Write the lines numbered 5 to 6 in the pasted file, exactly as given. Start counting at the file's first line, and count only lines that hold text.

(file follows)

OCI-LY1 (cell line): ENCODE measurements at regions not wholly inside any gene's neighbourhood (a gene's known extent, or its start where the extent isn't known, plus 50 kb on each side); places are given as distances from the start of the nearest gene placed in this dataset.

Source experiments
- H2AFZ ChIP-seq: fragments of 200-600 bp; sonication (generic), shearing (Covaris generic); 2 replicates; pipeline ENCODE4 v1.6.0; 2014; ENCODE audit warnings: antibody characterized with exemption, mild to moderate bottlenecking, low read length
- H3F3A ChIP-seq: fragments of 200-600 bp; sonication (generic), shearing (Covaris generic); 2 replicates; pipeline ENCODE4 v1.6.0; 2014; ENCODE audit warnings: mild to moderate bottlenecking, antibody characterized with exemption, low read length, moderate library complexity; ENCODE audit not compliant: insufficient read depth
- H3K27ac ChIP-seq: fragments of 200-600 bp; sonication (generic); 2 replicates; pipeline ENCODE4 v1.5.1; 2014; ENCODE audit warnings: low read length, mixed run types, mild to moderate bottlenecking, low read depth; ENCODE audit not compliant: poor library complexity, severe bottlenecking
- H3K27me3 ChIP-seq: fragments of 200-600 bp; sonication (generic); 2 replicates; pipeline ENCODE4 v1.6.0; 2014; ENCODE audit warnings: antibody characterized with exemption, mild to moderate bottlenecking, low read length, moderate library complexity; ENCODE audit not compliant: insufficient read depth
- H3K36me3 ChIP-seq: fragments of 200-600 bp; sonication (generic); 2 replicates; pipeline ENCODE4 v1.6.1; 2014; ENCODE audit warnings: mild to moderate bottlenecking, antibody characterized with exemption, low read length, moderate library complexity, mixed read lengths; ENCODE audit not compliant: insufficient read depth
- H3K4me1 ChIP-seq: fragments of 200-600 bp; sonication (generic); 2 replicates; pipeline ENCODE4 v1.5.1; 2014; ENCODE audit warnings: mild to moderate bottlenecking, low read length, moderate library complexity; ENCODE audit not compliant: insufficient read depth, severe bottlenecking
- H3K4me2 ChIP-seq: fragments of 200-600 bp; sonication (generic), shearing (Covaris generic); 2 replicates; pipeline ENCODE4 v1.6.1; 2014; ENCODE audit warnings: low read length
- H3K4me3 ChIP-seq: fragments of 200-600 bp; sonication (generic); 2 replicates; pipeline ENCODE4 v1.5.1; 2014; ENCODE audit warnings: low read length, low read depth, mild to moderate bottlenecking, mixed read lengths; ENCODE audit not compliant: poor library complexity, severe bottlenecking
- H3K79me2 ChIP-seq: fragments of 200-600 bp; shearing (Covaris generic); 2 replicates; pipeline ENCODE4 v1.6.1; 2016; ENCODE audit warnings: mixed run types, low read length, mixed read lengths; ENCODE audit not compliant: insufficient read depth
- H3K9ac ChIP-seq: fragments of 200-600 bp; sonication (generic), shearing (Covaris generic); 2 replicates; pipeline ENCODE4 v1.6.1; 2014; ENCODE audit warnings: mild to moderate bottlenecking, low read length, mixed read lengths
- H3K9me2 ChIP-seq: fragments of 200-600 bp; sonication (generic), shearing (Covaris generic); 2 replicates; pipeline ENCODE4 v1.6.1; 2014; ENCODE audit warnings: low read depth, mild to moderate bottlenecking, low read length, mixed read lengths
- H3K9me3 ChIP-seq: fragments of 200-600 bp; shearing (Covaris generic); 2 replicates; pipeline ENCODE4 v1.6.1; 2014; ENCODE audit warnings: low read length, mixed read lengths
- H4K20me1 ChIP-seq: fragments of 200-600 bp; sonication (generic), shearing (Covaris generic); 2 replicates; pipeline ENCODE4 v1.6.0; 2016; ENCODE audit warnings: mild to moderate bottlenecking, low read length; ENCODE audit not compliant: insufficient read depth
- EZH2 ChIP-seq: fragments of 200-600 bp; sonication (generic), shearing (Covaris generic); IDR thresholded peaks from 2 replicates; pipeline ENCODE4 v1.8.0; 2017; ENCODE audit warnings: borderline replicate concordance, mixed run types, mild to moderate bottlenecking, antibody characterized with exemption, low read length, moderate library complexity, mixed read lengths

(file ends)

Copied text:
- H3K27ac ChIP-seq: fragments of 200-600 bp; sonication (generic); 2 replicates; pipeline ENCODE4 v1.5.1; 2014; ENCODE audit warnings: low read length, mixed run types, mild to moderate bottlenecking, low read depth; ENCODE audit not compliant: poor library complexity, severe bottlenecking
- H3K27me3 ChIP-seq: fragments of 200-600 bp; sonication (generic); 2 replicates; pipeline ENCODE4 v1.6.0; 2014; ENCODE audit warnings: antibody characterized with exemption, mild to moderate bottlenecking, low read length, moderate library complexity; ENCODE audit not compliant: insufficient read depth